Infinium Labs will pull the sheet off the mysterious Phantom broadband-oriented games console next month, the company said yesterday.
Phantom is being touted as a "next-generation console" that will be "the fastest console on the market" at launch thanks to a "state-of-the-art design and architecture". It hit the enthusiast sites' headlines last month after Infinium posted the Intel and Nvidia logos on its web site, suggesting that the device uses parts from both chip makers.
Since then, the Nvidia logo has disappeared, leaving Intel alone among a listing of web design types and Enterprise Florida.
According to Infinium, Phantom will be an always-on broadband device that uses the connection to pull down games on demand - much like in-flight aircraft games systems, we imagine - and enable the console's "massive multi-player capability". Presumably there's some hard drive storage in there somewhere, since Infinium talks about "a broad selection of pre-loaded games" and the console's inbuilt patch management - the latter being pointless if titles aren't stored locally. Titles will be available to demo, buy or rent.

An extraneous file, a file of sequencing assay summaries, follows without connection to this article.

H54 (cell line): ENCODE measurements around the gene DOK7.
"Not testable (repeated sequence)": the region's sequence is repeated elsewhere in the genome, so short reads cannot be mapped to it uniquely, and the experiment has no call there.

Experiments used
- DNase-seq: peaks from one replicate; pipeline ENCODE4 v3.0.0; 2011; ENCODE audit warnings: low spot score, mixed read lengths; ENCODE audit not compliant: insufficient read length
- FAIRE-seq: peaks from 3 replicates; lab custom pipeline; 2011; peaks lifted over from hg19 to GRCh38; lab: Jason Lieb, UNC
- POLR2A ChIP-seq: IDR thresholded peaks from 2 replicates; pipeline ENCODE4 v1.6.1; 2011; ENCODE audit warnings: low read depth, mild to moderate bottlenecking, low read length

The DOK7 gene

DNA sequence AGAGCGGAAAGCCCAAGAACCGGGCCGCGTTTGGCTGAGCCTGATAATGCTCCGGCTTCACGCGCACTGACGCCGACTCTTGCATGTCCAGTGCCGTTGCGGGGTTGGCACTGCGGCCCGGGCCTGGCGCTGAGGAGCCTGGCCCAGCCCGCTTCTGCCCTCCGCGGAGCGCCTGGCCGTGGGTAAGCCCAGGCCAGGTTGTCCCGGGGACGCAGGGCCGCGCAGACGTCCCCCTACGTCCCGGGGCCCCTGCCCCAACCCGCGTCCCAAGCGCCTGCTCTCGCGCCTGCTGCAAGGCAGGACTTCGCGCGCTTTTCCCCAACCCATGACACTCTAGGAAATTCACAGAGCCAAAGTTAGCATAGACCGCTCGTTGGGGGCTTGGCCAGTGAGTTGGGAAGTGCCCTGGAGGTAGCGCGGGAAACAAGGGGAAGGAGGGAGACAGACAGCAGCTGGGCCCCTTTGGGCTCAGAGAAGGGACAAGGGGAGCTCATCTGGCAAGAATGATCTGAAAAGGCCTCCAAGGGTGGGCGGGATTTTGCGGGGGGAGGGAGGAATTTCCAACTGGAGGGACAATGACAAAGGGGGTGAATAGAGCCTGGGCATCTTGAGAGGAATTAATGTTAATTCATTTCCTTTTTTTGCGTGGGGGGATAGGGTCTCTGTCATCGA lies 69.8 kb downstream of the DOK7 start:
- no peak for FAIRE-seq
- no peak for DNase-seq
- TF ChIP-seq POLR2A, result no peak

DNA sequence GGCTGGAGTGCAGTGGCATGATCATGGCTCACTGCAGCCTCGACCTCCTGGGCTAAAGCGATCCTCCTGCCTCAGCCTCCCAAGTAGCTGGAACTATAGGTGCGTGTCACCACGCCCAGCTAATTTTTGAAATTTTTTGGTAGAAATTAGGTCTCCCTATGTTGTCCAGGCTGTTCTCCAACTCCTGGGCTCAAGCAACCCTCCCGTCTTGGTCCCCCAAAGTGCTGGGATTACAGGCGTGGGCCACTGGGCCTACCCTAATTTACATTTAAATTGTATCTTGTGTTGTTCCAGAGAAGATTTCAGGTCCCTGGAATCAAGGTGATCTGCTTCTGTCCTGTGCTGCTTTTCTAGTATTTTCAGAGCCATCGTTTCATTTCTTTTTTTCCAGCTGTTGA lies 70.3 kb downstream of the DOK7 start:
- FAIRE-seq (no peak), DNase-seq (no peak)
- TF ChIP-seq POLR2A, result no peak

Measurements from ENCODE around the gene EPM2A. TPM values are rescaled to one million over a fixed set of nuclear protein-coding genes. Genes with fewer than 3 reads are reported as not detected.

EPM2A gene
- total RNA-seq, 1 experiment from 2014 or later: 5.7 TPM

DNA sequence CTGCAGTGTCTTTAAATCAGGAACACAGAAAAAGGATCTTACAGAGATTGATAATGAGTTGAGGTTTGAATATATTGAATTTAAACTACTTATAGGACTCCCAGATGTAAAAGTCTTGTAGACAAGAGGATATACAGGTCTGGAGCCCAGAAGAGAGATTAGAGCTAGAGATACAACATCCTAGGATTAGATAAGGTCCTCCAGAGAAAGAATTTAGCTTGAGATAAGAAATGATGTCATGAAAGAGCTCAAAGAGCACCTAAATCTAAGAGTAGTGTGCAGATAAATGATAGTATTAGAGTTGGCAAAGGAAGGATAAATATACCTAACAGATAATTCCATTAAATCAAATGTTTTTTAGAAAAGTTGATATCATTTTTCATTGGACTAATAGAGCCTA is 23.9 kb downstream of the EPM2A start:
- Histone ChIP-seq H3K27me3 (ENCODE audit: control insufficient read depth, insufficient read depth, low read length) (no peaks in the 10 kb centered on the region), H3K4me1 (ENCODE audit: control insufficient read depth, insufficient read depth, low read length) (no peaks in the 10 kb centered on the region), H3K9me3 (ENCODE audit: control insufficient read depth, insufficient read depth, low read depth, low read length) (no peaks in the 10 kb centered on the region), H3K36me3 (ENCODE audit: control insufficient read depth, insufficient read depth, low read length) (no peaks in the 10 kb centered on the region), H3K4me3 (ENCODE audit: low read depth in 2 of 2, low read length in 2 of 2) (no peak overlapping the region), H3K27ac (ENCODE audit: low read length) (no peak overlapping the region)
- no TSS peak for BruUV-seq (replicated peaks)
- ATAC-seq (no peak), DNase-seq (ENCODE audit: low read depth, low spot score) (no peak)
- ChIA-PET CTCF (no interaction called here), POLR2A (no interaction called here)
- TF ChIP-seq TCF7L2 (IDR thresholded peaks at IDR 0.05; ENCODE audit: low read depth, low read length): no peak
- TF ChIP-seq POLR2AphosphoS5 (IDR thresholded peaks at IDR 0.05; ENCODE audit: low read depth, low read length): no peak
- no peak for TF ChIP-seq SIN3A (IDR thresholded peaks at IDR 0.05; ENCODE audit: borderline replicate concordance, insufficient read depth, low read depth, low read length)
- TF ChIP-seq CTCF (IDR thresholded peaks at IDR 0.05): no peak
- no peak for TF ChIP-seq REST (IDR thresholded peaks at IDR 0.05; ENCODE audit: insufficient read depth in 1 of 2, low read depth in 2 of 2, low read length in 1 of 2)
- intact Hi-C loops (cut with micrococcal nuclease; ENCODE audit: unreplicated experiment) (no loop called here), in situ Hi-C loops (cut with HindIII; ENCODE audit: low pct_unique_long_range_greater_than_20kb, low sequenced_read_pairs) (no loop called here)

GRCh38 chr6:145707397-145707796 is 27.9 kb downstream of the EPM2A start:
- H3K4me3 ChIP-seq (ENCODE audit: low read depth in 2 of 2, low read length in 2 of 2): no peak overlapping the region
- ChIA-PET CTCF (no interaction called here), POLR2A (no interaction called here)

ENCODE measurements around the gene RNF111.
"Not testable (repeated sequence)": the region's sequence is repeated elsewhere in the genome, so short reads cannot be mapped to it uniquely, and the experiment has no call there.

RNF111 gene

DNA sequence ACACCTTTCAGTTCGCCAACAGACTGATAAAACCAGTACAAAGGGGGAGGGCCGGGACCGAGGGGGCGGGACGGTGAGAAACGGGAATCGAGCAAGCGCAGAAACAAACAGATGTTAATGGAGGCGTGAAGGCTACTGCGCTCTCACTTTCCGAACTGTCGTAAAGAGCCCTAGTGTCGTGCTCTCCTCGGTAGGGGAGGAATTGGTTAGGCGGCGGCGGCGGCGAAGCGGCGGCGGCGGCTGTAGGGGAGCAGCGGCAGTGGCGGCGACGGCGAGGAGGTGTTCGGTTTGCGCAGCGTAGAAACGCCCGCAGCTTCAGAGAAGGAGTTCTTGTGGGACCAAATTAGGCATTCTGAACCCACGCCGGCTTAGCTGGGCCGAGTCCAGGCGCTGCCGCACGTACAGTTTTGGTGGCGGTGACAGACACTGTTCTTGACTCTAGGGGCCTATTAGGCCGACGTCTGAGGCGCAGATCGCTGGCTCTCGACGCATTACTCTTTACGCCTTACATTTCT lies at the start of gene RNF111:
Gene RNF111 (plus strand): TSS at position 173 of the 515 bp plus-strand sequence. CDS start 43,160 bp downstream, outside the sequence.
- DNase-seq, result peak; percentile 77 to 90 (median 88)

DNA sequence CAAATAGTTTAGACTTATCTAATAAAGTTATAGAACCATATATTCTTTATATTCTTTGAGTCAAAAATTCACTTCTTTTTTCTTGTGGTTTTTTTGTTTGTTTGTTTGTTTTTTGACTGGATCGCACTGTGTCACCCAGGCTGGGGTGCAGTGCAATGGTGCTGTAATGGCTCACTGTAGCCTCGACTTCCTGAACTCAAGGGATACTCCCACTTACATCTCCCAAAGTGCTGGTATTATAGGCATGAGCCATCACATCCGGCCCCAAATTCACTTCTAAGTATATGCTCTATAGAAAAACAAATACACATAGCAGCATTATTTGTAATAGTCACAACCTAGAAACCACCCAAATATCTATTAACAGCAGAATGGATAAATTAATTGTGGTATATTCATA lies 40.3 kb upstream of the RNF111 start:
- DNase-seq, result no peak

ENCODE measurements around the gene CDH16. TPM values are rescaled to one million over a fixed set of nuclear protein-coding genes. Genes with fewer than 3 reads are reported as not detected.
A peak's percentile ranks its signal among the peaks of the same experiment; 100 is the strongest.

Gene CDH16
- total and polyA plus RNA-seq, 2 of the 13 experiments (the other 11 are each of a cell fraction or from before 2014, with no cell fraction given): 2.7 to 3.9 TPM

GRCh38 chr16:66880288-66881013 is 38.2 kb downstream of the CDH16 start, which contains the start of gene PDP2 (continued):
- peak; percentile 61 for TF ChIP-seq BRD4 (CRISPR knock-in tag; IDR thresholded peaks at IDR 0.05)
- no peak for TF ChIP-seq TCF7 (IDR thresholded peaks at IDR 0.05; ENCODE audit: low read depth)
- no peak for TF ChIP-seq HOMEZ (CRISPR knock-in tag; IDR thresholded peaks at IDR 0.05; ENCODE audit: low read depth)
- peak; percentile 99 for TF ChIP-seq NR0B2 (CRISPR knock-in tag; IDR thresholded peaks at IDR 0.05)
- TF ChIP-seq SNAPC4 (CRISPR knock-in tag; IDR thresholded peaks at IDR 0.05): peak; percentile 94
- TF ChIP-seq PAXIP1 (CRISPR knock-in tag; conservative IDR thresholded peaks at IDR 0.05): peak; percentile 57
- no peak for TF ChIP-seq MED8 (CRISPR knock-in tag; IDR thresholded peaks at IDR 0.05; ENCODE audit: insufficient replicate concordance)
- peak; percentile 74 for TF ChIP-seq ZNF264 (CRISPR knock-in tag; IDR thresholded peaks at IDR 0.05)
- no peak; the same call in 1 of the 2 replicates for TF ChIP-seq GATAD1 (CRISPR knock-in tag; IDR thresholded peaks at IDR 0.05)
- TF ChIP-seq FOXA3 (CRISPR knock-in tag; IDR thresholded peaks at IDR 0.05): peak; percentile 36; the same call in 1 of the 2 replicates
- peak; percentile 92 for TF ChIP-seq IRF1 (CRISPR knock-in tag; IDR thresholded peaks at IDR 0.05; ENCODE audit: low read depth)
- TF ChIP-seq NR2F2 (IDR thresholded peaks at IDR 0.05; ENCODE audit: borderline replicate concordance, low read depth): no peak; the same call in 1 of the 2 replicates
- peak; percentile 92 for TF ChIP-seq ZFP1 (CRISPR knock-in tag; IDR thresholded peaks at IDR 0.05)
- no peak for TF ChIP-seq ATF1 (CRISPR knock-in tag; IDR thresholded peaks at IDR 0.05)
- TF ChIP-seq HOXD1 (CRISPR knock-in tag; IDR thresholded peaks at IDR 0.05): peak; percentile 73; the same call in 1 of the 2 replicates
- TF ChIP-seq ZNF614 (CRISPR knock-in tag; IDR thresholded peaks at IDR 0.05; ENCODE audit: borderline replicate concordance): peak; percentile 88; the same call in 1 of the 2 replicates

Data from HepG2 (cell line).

Essentially, Phantom sounds like a customised PC and running "PC games, interactive content [and] ported console games" all supplied down the wire via Infinium's Phantom.net e-commerce service. The last two title types in particular sound like Flash or Java games, and emulators. Supporting existing software development will be essential if Infinium wants to avoid the fate of previous independent console development efforts - think 3DO - who foundered on poor games availability.
We'll learn more when the console is unveiled at the Ultimate Gamers Expo in Los Angeles next month. The event open on 15 August.
News source: The Register
View: Phantom website